Within the castle are five museums, all of them well worth visiting.
The Story of Castle Cornet Museum, housed in the Lower Barracks next to the ticket office, does a good job of setting the site’s 800 years of history in context, and should be your first port of call once inside the castle. The various displays include the story of a mysterious skeleton discovered in the castle during archaeological excavations, with a Spanish gold coin from 1614 (a pistole, perhaps better known as a doubloon) in the area of its stomach.
The Maritime Museum, housed in the Upper Barracks, provides a fascinating overview of Guernsey’s rich maritime history – from the story of a Gallo-Roman- wreck found in the mouth of St Peter Port’s harbour in 1985, to a complete sail-powered fishing boat typical of Guernsey, built around 1930.
On the first floor of the old Hospital Building (1746) is the Royal Guernsey Militia Museum, opened in 2011, which tells the story of the Island Militia from its 13th century origins up to the early 20th century, when it was disbanded just before WWI. On the ground floor of the same building is the RGLI Regimental Museum, covering the history of the Royal Guernsey Light Infantry, which formed with the disbanding of the Militia.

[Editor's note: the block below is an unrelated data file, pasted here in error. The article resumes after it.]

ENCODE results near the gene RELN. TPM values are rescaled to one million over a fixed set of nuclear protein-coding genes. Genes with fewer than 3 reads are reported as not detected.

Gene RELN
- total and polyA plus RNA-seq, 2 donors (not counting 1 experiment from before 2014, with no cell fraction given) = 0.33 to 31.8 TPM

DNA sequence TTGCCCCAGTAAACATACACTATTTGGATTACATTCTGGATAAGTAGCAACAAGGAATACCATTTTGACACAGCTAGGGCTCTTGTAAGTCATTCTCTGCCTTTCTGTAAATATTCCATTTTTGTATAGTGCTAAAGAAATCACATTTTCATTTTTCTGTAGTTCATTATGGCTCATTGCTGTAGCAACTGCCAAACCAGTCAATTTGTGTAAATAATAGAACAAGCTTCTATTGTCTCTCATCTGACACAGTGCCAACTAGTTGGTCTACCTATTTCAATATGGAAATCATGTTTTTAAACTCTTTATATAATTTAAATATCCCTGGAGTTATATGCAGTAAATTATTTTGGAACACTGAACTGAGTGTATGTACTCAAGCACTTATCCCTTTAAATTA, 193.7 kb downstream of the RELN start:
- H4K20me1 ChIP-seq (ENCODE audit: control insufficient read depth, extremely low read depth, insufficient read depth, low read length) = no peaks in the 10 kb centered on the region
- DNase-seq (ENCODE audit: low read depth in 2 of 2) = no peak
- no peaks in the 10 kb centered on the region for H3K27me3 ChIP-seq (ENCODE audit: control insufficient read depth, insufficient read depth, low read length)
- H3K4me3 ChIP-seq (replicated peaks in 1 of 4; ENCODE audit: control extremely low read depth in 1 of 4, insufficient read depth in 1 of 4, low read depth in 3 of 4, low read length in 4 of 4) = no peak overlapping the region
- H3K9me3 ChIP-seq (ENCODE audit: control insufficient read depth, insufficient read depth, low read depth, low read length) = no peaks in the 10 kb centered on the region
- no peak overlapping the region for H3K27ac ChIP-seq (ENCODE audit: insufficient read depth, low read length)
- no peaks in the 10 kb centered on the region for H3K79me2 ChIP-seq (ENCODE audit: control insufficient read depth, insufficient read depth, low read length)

A scattering of small, well-manicured gardens bring a splash of unexpected greenery to the castle, each from a different period of its history – from the 19th century Gunner’s Garden, a privilege of the Master Gunner illustrating the importance of his position, to the 18th century Governor’s Garden below the Mewtis Bulwark, with its neat topiary.
Sheltered from the sea breezes by the castle walls, it offers a surprising moment of calm within the confines of this enduring island fortress.
Castle Cornet is open March to November. Tours of Castle Cornet start from outside the ticket office (Guard House) daily at 10.30.Tel: 01481 726518. www.museum.guernsey.net
Visit Guernsey: Tel: 01481 723 552. www.visitguernsey.com